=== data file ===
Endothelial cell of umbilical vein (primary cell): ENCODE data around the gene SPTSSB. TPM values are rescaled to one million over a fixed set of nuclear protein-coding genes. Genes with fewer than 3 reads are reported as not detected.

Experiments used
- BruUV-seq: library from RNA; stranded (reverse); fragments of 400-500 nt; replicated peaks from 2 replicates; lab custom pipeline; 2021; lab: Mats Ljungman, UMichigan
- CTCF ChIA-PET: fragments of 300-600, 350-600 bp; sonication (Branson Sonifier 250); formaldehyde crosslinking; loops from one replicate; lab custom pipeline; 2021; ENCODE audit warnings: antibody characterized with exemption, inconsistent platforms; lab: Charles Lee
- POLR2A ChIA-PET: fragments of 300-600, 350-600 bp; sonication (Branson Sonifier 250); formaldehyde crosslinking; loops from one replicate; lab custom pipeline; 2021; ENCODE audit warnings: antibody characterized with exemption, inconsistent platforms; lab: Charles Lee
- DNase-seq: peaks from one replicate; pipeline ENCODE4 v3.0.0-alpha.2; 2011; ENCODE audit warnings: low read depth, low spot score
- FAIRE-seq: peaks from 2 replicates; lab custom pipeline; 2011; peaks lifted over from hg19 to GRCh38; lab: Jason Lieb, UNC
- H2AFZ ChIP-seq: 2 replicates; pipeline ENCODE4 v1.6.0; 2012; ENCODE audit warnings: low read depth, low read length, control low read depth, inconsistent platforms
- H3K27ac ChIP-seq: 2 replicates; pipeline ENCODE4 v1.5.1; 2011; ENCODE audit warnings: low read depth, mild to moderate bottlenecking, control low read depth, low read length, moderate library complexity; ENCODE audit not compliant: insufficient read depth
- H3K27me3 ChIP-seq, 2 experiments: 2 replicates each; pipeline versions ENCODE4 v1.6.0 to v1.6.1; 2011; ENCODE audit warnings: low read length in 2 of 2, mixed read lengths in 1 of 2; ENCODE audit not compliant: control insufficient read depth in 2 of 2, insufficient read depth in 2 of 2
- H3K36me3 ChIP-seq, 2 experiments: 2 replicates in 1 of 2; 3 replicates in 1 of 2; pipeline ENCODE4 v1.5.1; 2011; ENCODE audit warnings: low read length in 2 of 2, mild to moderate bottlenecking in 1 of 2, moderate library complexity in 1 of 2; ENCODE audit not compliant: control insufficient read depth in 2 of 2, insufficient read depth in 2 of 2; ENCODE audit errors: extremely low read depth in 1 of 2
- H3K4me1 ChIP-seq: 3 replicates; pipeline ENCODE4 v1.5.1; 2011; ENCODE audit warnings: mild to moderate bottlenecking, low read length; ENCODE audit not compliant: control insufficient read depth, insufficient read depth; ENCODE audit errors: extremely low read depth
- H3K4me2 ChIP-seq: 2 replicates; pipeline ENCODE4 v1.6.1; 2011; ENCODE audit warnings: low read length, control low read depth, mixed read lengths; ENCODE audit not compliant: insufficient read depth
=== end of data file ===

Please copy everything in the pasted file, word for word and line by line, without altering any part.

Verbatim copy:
Endothelial cell of umbilical vein (primary cell): ENCODE data around the gene SPTSSB. TPM values are rescaled to one million over a fixed set of nuclear protein-coding genes. Genes with fewer than 3 reads are reported as not detected.

Experiments used
- BruUV-seq: library from RNA; stranded (reverse); fragments of 400-500 nt; replicated peaks from 2 replicates; lab custom pipeline; 2021; lab: Mats Ljungman, UMichigan
- CTCF ChIA-PET: fragments of 300-600, 350-600 bp; sonication (Branson Sonifier 250); formaldehyde crosslinking; loops from one replicate; lab custom pipeline; 2021; ENCODE audit warnings: antibody characterized with exemption, inconsistent platforms; lab: Charles Lee
- POLR2A ChIA-PET: fragments of 300-600, 350-600 bp; sonication (Branson Sonifier 250); formaldehyde crosslinking; loops from one replicate; lab custom pipeline; 2021; ENCODE audit warnings: antibody characterized with exemption, inconsistent platforms; lab: Charles Lee
- DNase-seq: peaks from one replicate; pipeline ENCODE4 v3.0.0-alpha.2; 2011; ENCODE audit warnings: low read depth, low spot score
- FAIRE-seq: peaks from 2 replicates; lab custom pipeline; 2011; peaks lifted over from hg19 to GRCh38; lab: Jason Lieb, UNC
- H2AFZ ChIP-seq: 2 replicates; pipeline ENCODE4 v1.6.0; 2012; ENCODE audit warnings: low read depth, low read length, control low read depth, inconsistent platforms
- H3K27ac ChIP-seq: 2 replicates; pipeline ENCODE4 v1.5.1; 2011; ENCODE audit warnings: low read depth, mild to moderate bottlenecking, control low read depth, low read length, moderate library complexity; ENCODE audit not compliant: insufficient read depth
- H3K27me3 ChIP-seq, 2 experiments: 2 replicates each; pipeline versions ENCODE4 v1.6.0 to v1.6.1; 2011; ENCODE audit warnings: low read length in 2 of 2, mixed read lengths in 1 of 2; ENCODE audit not compliant: control insufficient read depth in 2 of 2, insufficient read depth in 2 of 2
- H3K36me3 ChIP-seq, 2 experiments: 2 replicates in 1 of 2; 3 replicates in 1 of 2; pipeline ENCODE4 v1.5.1; 2011; ENCODE audit warnings: low read length in 2 of 2, mild to moderate bottlenecking in 1 of 2, moderate library complexity in 1 of 2; ENCODE audit not compliant: control insufficient read depth in 2 of 2, insufficient read depth in 2 of 2; ENCODE audit errors: extremely low read depth in 1 of 2
- H3K4me1 ChIP-seq: 3 replicates; pipeline ENCODE4 v1.5.1; 2011; ENCODE audit warnings: mild to moderate bottlenecking, low read length; ENCODE audit not compliant: control insufficient read depth, insufficient read depth; ENCODE audit errors: extremely low read depth
- H3K4me2 ChIP-seq: 2 replicates; pipeline ENCODE4 v1.6.1; 2011; ENCODE audit warnings: low read length, control low read depth, mixed read lengths; ENCODE audit not compliant: insufficient read depth